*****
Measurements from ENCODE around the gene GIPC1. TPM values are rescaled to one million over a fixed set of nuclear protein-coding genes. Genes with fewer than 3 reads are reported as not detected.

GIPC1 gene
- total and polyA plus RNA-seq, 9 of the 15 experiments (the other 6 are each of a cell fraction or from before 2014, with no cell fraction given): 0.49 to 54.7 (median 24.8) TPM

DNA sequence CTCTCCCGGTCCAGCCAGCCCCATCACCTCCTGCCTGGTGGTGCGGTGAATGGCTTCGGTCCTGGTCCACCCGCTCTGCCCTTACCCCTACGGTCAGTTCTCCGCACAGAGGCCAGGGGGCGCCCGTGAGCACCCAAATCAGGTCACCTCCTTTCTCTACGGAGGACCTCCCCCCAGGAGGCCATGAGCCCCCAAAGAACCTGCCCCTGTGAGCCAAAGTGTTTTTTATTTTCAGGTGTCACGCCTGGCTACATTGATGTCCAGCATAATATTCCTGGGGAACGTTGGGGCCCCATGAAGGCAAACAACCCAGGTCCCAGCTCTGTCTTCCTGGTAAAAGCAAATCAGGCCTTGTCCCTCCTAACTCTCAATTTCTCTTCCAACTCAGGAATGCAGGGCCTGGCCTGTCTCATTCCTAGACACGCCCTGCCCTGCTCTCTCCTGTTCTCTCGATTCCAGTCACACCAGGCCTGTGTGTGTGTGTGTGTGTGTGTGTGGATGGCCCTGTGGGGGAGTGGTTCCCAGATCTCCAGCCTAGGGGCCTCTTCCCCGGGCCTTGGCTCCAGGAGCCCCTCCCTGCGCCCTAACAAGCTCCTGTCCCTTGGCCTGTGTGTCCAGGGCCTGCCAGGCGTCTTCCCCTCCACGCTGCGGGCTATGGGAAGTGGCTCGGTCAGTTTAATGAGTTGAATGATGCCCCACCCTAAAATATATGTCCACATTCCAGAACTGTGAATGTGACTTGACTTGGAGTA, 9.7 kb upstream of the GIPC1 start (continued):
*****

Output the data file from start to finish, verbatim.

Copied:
Measurements from ENCODE around the gene GIPC1. TPM values are rescaled to one million over a fixed set of nuclear protein-coding genes. Genes with fewer than 3 reads are reported as not detected.

GIPC1 gene
- total and polyA plus RNA-seq, 9 of the 15 experiments (the other 6 are each of a cell fraction or from before 2014, with no cell fraction given): 0.49 to 54.7 (median 24.8) TPM

DNA sequence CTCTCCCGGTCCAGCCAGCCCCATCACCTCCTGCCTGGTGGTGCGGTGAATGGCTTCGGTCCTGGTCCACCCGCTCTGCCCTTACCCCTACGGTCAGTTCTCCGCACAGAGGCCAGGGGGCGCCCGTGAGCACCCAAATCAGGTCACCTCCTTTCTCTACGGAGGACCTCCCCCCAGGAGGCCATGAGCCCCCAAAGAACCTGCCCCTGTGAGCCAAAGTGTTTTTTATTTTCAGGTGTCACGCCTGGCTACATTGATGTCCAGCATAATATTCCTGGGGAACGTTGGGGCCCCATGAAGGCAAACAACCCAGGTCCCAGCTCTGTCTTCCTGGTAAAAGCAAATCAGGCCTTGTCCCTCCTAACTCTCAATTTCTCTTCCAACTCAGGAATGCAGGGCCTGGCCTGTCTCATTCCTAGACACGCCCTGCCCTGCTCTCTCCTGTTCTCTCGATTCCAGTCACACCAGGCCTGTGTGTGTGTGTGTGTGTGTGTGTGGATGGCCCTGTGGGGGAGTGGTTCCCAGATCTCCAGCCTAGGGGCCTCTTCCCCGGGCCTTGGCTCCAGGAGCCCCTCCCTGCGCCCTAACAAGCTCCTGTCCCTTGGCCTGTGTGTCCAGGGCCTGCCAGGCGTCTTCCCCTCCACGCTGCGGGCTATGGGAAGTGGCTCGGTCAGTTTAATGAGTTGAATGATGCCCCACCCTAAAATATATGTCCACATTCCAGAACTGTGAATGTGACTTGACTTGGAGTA, 9.7 kb upstream of the GIPC1 start (continued):